I saw The End of the Tour yesterday, a film about the author David Foster Wallace. Wallace's most famous work was the novel "Infinite Jest", published in 1996.
He also famously killed himself in 2008.
The film is a retrospective of an interview of Wallace for Rolling Stone by writer David Lipsky. (Lipsky's article went unpublished until 2009, after Wallace died. In 2010 Lipsky won a National Magazine Award (think Pulitzer-Prize-for-magazines) for his work.) 95% of the film is retelling, mostly word-for-word (most of the screenplay is sourced from tapes Lipsky recorded, so the actual dialogue is often verbatim), the story of their five or six days together in 1996 as Wallace was finishing his book tour for "Infinite Jest".
It's hard to describe what this film is about in more detail than that. The subject matter goes all over the place. Wallace and Lipsky talked about all sorts of things: television (Wallace's "addiction"), dogs, fame, women (Alanis Morissette in particular), alcoholism, being a writer, and suicide. This isn't a dramatization of their time together, just a very faithful re-enactment. In a way it's a movie about nothing, and in another way it's a movie about everything.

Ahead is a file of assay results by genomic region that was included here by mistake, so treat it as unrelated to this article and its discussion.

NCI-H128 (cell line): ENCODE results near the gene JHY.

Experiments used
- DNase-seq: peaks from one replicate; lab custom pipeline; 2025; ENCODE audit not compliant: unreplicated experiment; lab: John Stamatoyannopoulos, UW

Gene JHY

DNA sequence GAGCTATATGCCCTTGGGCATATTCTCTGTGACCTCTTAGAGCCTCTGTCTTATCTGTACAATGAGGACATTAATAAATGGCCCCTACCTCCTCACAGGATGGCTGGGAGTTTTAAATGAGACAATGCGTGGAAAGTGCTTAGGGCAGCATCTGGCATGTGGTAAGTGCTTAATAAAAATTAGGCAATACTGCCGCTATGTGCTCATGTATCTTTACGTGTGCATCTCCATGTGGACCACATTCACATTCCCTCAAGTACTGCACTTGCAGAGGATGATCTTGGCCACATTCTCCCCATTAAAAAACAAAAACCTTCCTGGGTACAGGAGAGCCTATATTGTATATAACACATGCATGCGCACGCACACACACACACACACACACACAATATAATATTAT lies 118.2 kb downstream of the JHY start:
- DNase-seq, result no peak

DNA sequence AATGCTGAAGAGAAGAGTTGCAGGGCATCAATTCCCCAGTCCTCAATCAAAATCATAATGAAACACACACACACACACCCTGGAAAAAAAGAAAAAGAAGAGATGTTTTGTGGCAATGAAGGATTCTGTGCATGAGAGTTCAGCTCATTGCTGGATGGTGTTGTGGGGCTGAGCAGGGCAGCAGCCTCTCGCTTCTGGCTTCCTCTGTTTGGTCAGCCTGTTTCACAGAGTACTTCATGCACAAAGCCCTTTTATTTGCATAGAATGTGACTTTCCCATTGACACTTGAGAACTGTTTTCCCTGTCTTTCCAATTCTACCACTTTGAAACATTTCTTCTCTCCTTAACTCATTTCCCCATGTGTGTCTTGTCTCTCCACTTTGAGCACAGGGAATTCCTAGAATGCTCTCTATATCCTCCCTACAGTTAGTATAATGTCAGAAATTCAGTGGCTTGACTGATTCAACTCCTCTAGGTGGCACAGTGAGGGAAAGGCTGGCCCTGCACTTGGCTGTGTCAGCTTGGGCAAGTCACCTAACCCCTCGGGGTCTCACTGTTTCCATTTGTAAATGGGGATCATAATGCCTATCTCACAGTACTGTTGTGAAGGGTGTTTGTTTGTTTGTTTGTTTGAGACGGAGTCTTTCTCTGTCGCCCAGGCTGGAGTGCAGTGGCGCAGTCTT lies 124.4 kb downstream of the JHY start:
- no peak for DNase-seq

I enjoyed it very much; it's easily one of the best films I've seen in recent memory.
'Consciousness is not simply a sensory-perceptual affair, a matter of mental imagery, as the contents of our mind would have us believe. It is deeply enmeshed with the brain mechanisms that automatically promote action readiness' - Jaak Panksepp